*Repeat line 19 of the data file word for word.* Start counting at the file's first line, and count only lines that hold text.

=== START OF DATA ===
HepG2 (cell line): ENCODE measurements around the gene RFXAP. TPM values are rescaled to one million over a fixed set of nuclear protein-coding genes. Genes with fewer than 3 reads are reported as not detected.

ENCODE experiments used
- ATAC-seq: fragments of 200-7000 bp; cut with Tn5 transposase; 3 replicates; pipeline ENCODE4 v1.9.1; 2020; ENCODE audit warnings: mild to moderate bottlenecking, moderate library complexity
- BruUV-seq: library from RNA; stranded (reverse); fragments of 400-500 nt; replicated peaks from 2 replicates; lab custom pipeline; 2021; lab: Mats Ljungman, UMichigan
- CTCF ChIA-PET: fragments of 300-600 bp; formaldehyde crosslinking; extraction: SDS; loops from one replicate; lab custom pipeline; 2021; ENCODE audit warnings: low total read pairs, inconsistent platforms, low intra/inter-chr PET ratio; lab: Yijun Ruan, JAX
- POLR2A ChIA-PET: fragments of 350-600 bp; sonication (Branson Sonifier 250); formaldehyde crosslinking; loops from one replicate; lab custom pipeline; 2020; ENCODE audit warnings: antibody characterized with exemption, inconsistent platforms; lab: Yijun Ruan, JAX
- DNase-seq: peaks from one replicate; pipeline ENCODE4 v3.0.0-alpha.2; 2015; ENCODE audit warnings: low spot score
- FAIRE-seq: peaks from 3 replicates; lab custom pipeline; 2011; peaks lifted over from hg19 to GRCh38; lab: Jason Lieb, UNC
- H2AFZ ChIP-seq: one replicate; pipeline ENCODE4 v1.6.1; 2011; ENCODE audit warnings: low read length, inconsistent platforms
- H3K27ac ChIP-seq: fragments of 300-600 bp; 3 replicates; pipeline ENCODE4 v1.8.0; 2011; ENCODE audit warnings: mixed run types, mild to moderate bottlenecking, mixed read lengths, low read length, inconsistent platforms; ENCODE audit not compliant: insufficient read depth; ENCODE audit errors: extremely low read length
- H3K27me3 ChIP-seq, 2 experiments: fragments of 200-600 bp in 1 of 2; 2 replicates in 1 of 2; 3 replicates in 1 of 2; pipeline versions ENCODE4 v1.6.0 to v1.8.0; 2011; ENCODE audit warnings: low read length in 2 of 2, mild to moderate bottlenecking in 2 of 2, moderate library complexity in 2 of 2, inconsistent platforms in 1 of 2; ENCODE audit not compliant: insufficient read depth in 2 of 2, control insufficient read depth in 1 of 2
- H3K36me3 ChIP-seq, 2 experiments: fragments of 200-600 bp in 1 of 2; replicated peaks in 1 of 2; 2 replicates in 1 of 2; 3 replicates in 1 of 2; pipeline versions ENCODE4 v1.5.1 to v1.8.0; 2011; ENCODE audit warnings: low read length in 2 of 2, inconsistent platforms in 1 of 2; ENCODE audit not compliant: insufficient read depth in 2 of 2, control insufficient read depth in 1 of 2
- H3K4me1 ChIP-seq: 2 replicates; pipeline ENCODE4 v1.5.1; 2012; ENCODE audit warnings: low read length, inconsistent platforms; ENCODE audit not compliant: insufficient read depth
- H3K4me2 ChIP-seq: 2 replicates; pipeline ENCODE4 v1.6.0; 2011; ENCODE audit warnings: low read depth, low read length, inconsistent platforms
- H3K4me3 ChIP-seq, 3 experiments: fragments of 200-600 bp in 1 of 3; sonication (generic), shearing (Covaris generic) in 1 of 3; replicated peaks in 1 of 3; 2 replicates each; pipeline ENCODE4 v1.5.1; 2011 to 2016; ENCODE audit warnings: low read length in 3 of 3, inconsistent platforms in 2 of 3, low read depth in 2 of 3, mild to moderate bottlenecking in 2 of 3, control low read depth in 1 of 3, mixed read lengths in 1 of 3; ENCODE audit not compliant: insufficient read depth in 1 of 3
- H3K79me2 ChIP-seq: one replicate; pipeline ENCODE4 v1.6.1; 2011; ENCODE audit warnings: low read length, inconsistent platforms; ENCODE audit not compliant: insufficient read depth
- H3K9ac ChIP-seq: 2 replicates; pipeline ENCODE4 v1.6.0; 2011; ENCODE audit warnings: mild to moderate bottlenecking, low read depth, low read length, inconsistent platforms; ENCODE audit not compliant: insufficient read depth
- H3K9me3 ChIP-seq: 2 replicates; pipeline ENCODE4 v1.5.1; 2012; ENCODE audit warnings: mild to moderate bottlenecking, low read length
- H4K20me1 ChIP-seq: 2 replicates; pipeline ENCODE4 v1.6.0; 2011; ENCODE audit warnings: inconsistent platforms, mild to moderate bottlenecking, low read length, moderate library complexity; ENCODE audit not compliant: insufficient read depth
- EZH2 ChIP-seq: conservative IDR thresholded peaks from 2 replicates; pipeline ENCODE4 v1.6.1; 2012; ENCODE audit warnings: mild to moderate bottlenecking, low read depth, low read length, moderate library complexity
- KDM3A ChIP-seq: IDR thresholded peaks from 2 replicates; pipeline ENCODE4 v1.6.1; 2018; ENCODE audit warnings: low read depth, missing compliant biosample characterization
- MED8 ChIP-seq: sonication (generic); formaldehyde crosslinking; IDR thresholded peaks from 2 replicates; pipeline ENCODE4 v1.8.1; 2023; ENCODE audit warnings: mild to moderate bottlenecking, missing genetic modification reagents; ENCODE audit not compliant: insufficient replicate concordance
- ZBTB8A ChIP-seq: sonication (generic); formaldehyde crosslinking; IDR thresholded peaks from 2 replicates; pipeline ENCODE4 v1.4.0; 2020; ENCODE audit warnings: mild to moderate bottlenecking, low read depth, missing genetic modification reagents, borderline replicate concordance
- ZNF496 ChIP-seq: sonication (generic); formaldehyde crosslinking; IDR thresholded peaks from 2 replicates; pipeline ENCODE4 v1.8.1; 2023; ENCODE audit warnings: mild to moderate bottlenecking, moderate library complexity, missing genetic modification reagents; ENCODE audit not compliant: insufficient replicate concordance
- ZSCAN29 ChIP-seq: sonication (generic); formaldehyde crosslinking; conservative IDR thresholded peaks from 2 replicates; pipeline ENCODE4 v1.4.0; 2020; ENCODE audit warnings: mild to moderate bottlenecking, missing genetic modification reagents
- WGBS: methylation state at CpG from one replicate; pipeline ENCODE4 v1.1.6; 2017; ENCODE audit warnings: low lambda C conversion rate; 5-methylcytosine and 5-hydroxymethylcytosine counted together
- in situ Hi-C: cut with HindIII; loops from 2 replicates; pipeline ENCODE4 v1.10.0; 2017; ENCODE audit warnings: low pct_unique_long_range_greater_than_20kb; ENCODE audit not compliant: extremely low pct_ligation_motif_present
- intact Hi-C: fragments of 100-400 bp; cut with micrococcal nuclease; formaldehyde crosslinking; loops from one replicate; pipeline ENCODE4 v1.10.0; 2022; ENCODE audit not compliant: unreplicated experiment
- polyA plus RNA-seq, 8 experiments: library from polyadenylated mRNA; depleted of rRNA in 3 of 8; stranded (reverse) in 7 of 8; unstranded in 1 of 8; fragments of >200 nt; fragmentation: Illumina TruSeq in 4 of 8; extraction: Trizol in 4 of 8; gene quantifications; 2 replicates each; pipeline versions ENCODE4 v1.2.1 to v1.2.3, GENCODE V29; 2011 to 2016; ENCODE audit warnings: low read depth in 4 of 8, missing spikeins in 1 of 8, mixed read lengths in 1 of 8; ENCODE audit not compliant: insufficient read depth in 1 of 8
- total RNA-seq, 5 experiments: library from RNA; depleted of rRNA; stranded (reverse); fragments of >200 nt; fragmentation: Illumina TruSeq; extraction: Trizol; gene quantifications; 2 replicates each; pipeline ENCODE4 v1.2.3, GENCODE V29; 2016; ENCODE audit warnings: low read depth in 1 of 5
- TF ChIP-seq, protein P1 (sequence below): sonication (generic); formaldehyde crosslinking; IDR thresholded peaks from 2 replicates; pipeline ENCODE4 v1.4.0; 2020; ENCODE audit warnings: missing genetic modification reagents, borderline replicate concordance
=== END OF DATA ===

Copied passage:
- H4K20me1 ChIP-seq: 2 replicates; pipeline ENCODE4 v1.6.0; 2011; ENCODE audit warnings: inconsistent platforms, mild to moderate bottlenecking, low read length, moderate library complexity; ENCODE audit not compliant: insufficient read depth